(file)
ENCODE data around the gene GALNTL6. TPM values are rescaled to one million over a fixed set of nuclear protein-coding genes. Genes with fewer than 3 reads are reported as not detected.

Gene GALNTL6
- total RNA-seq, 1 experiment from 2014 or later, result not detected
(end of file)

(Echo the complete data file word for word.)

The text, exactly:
ENCODE data around the gene GALNTL6. TPM values are rescaled to one million over a fixed set of nuclear protein-coding genes. Genes with fewer than 3 reads are reported as not detected.

Gene GALNTL6
- total RNA-seq, 1 experiment from 2014 or later, result not detected